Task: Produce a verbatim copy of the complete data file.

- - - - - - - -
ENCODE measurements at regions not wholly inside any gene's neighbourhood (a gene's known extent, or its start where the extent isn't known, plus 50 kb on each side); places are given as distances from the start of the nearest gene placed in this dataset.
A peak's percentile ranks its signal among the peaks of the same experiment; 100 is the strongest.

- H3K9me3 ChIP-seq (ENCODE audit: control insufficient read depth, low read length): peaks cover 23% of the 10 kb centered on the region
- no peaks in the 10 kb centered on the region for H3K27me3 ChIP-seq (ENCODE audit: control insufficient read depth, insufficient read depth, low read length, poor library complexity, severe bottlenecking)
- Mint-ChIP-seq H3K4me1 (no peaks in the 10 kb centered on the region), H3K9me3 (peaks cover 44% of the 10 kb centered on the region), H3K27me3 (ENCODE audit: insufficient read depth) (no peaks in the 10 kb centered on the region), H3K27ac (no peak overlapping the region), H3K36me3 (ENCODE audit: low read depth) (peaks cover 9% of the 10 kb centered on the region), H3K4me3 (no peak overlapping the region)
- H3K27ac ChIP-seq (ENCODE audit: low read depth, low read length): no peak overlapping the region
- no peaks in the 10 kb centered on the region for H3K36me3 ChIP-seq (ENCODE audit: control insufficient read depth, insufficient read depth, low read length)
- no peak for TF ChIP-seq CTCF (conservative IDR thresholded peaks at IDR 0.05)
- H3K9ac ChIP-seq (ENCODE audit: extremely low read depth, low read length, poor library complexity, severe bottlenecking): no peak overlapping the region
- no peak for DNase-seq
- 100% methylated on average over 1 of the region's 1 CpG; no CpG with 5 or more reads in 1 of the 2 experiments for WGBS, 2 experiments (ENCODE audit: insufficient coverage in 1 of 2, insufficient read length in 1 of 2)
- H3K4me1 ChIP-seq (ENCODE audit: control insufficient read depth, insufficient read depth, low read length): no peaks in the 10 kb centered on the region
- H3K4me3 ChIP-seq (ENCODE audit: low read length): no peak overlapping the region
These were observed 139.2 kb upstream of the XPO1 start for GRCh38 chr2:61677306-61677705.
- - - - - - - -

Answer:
ENCODE measurements at regions not wholly inside any gene's neighbourhood (a gene's known extent, or its start where the extent isn't known, plus 50 kb on each side); places are given as distances from the start of the nearest gene placed in this dataset.
A peak's percentile ranks its signal among the peaks of the same experiment; 100 is the strongest.

- H3K9me3 ChIP-seq (ENCODE audit: control insufficient read depth, low read length): peaks cover 23% of the 10 kb centered on the region
- no peaks in the 10 kb centered on the region for H3K27me3 ChIP-seq (ENCODE audit: control insufficient read depth, insufficient read depth, low read length, poor library complexity, severe bottlenecking)
- Mint-ChIP-seq H3K4me1 (no peaks in the 10 kb centered on the region), H3K9me3 (peaks cover 44% of the 10 kb centered on the region), H3K27me3 (ENCODE audit: insufficient read depth) (no peaks in the 10 kb centered on the region), H3K27ac (no peak overlapping the region), H3K36me3 (ENCODE audit: low read depth) (peaks cover 9% of the 10 kb centered on the region), H3K4me3 (no peak overlapping the region)
- H3K27ac ChIP-seq (ENCODE audit: low read depth, low read length): no peak overlapping the region
- no peaks in the 10 kb centered on the region for H3K36me3 ChIP-seq (ENCODE audit: control insufficient read depth, insufficient read depth, low read length)
- no peak for TF ChIP-seq CTCF (conservative IDR thresholded peaks at IDR 0.05)
- H3K9ac ChIP-seq (ENCODE audit: extremely low read depth, low read length, poor library complexity, severe bottlenecking): no peak overlapping the region
- no peak for DNase-seq
- 100% methylated on average over 1 of the region's 1 CpG; no CpG with 5 or more reads in 1 of the 2 experiments for WGBS, 2 experiments (ENCODE audit: insufficient coverage in 1 of 2, insufficient read length in 1 of 2)
- H3K4me1 ChIP-seq (ENCODE audit: control insufficient read depth, insufficient read depth, low read length): no peaks in the 10 kb centered on the region
- H3K4me3 ChIP-seq (ENCODE audit: low read length): no peak overlapping the region
These were observed 139.2 kb upstream of the XPO1 start for GRCh38 chr2:61677306-61677705.